A series of attacks on coalition troops, as well as the murder of an Iraqi journalist employed by the New York Times, have been attributed to the party militias acting under color of authority, “posing” as police. The Times reporter was arrested at home, and his family was told that he would be taken down to the station only for an hour or so. His beaten body was found with several bullet holes in the head. Steven Vincent, the New York City art critic-turned-journalist, was also murdered by these assassins. Vincent, a war supporter who went to Iraq on behalf of “the cause,” was kidnapped and thrown into a white van marked “police.” His body was found a few days later, beaten and shot several times. Slain, as he was, by the very forces unleashed by America’s “victory” for Iraqi “democracy,” I noted at the time:

“In ‘liberated’ Iraq, the police are the criminals: instead of protecting people from harm by thugs, they are the thugs who inflict harm on others. It’s a Bizarro World rendition of law enforcement, albeit one that perfectly fits in to the upside-down logic – not to mention the inverted morality – of those who brought us this war.”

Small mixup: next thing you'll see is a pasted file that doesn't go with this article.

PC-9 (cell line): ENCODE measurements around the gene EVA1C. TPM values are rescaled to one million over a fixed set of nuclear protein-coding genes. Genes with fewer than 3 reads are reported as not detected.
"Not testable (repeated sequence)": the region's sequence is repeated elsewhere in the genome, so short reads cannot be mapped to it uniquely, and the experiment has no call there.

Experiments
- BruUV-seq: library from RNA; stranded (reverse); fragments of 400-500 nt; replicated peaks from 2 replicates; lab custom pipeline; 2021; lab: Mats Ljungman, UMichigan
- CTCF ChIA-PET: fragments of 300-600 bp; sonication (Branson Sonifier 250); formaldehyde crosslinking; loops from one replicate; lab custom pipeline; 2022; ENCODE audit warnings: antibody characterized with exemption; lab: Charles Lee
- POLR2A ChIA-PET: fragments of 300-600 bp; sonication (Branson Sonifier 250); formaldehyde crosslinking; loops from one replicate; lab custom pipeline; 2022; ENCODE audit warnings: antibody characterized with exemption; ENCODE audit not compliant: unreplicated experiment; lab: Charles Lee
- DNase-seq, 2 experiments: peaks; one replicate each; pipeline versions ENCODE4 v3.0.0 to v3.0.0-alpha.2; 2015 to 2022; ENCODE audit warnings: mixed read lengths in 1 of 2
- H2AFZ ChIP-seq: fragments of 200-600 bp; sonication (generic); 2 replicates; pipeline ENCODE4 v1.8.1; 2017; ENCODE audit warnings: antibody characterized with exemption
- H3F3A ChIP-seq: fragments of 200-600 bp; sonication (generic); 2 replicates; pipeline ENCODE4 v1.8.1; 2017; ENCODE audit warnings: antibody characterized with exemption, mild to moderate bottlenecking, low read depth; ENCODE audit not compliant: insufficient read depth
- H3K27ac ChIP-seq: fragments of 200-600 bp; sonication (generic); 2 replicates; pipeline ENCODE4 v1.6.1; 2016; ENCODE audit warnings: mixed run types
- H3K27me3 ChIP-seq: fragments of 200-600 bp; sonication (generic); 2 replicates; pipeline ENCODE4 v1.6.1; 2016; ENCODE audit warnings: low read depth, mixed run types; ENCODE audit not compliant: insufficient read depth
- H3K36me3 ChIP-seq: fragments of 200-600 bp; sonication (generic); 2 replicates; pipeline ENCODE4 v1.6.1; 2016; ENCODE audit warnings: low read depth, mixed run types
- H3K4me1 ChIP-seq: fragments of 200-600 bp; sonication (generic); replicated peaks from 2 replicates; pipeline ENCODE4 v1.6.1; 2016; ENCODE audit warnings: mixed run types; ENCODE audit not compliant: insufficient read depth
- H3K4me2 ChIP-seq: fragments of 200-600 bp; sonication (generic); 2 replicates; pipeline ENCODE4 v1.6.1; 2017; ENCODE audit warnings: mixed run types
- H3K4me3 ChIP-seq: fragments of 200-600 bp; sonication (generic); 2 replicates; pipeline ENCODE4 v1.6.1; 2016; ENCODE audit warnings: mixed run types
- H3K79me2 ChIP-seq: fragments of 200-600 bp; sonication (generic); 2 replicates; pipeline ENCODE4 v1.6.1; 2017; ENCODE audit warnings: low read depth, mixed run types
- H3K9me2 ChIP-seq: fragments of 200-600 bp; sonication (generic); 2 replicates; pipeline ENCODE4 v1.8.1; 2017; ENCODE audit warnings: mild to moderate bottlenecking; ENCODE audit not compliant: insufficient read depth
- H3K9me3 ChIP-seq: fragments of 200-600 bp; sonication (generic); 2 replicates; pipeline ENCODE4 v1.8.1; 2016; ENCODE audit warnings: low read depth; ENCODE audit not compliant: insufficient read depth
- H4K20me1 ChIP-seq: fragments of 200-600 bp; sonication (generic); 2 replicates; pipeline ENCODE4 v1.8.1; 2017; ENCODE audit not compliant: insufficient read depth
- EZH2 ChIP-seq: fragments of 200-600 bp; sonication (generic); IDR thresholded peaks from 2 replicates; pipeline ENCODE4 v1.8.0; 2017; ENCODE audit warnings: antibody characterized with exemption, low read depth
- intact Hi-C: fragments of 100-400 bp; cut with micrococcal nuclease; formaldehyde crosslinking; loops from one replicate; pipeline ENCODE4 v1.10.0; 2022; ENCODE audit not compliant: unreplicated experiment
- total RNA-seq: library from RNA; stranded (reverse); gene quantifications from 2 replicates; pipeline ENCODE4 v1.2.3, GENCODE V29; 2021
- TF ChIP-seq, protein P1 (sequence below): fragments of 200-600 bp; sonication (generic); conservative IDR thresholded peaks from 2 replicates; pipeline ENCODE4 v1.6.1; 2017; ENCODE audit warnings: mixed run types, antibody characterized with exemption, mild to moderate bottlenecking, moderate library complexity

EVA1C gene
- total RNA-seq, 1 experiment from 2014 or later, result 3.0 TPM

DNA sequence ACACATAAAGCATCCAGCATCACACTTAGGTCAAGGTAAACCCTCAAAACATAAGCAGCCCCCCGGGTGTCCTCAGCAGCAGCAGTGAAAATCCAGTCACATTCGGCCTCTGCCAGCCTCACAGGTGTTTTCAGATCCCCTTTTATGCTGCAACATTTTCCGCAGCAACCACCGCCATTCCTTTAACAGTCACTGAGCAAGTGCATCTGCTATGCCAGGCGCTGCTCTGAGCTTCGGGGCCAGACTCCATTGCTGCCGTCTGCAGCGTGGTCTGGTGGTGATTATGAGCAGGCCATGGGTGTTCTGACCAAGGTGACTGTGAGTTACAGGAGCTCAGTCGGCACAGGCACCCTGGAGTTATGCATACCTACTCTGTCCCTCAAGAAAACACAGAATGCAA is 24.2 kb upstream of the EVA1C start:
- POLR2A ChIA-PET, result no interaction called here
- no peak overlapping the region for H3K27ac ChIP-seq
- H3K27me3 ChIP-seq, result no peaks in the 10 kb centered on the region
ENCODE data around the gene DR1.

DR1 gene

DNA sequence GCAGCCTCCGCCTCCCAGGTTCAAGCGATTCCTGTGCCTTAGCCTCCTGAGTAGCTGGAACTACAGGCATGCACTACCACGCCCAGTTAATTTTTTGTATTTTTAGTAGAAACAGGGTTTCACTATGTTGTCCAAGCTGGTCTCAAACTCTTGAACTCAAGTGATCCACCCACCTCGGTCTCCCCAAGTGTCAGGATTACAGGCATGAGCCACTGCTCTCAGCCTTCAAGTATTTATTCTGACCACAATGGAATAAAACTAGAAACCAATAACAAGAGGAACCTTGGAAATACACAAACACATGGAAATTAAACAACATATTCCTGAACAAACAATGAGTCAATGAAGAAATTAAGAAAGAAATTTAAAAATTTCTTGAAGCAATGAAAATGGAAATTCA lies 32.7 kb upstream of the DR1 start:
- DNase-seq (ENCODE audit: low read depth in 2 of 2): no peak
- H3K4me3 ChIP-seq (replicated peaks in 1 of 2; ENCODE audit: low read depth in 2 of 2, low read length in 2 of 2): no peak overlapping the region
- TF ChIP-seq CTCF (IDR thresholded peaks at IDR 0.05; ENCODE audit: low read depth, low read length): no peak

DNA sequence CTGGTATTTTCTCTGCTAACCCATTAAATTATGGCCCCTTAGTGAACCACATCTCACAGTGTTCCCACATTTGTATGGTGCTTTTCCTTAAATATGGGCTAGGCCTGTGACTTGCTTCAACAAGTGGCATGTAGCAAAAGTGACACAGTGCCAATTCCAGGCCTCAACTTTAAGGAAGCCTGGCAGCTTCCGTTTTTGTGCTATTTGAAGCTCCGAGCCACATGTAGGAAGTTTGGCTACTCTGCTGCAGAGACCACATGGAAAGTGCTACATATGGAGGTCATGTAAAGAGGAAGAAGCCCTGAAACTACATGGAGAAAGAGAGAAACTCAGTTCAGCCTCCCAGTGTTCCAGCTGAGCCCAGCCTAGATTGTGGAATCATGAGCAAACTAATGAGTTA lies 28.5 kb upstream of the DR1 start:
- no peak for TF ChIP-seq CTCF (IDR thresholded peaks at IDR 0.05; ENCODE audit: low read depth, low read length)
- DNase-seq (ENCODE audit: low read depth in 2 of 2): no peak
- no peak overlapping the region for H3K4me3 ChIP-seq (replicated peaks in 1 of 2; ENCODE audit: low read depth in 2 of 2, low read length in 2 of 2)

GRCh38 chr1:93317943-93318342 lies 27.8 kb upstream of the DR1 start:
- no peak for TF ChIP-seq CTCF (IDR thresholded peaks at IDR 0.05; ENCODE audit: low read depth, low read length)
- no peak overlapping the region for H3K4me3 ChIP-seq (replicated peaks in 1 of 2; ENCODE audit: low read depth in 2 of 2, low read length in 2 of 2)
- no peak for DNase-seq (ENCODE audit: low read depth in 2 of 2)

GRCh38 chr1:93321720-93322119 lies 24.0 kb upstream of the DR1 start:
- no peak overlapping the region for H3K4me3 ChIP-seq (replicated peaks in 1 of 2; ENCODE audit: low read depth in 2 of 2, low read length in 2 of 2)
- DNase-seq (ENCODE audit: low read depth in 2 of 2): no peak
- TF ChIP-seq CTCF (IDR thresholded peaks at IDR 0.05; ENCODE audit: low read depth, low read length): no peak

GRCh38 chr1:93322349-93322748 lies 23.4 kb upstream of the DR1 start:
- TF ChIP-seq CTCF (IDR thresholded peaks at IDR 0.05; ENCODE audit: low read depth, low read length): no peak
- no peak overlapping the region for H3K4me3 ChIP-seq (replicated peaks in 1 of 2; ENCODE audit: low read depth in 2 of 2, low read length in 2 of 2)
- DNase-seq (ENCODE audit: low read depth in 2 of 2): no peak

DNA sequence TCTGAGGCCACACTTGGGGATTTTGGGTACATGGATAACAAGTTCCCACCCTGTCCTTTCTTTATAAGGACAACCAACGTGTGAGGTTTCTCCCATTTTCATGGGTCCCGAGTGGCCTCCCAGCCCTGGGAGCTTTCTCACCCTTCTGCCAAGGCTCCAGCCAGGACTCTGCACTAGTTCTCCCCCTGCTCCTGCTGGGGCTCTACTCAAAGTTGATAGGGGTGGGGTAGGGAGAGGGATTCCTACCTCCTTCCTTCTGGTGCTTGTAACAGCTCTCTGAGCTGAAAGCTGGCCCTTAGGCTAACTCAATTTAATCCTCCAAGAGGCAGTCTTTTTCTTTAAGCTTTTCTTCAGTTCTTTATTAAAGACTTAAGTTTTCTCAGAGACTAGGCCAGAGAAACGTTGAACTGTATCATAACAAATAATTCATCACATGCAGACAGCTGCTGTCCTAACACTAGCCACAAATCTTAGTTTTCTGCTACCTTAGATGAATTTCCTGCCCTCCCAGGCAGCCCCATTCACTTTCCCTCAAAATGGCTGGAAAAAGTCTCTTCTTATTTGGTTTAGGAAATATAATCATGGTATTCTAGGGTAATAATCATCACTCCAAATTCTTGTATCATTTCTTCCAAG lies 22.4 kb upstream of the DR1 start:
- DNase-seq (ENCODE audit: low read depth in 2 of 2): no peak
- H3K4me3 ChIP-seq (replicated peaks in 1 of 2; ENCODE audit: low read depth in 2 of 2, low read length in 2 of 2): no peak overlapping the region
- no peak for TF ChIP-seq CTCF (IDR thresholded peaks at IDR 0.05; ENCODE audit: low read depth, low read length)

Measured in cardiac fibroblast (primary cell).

Taking the Bizarro World scenario a few steps further, we are now faced with the sight of the “liberators” fighting the “liberated.” And this isn’t the Sunni Triangle we’re talking about, but a Shi’ite rebellion against the Anglo-American usurpation of authority. The governor of Basra denounced the British attack as “barbaric, savage, and irresponsible.” We’re taking on the elected government, not just in Basra and the solid Shi’ite south, but also the federal authorities in Baghdad. A spokesman for Prime Minister Ibrahim al-Jaafari deplored the attack on police headquarters as “unfortunate,” and questioned whether the Interior Ministry was in any way involved. The same Associated Press story that reports al-Jaafari’s displeasure also reveals the extent of the duplicity engaged in by those liars in London:

“British officials initially claimed the men were released after negotiations. But Iraqi authorities and witnesses in Basra, about 340 miles southwest of Baghdad, said the British laid siege to the jail Monday afternoon and hours later, with rioting engulfing the area, smashed through its walls using armored vehicles.”

In contemplating this almost limitless capacity for deception, one is reminded of what Mary McCarthy, in an appearance on the Dick Cavett Show, said of Lillian Hellman, the Stalinist playwright: